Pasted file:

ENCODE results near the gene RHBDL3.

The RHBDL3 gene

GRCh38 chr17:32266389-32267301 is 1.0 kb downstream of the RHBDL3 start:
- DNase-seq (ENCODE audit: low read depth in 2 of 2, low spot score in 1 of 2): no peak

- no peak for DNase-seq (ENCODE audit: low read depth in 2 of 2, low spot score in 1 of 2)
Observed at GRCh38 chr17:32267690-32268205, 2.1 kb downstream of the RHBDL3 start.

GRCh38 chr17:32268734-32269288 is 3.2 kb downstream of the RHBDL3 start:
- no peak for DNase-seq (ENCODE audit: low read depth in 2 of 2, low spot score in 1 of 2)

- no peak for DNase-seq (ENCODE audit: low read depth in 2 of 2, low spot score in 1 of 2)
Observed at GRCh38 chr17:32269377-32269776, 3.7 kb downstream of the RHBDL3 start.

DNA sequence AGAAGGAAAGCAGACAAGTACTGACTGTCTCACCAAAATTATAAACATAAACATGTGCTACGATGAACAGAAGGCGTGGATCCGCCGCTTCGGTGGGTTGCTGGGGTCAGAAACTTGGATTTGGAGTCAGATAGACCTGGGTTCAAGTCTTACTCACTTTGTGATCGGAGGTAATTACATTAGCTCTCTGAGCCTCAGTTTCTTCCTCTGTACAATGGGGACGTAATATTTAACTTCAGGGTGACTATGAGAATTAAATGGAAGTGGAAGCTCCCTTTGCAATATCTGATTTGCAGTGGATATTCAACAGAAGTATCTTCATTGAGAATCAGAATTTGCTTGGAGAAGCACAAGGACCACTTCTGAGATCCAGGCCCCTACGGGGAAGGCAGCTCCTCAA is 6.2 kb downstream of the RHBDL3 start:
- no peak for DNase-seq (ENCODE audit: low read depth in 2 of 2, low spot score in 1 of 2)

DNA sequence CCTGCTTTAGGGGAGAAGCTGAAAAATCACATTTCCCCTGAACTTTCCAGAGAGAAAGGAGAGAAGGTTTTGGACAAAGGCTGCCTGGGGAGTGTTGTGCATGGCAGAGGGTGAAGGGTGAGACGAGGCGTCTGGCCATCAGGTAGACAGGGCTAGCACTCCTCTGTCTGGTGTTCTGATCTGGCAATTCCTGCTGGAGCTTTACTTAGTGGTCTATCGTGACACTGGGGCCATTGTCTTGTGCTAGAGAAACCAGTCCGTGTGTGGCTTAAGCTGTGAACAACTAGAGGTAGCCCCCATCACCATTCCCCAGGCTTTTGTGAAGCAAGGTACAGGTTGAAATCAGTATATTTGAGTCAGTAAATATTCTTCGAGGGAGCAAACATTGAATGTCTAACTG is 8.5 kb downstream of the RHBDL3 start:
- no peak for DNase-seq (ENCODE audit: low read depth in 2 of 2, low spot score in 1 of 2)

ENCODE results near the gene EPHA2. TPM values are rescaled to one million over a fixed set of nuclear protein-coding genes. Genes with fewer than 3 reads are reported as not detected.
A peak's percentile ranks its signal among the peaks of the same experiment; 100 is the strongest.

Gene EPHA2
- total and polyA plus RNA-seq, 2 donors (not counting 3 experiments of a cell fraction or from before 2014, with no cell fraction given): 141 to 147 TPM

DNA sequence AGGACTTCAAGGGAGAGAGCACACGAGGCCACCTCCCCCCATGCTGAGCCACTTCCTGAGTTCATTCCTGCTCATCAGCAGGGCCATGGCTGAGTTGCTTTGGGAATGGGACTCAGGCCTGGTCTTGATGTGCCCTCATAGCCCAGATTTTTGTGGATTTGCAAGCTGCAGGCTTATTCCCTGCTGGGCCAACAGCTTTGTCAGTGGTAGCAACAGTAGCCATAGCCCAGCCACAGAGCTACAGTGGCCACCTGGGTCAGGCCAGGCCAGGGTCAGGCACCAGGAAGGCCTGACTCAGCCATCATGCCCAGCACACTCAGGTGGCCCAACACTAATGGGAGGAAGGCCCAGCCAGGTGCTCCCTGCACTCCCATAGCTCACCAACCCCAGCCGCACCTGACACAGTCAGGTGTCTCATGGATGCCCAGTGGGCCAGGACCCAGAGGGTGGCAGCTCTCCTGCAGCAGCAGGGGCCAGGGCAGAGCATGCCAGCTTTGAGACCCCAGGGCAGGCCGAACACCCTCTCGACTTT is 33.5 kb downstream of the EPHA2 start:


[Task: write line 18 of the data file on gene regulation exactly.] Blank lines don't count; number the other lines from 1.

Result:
- total and polyA plus RNA-seq, 2 donors (not counting 3 experiments of a cell fraction or from before 2014, with no cell fraction given): 141 to 147 TPM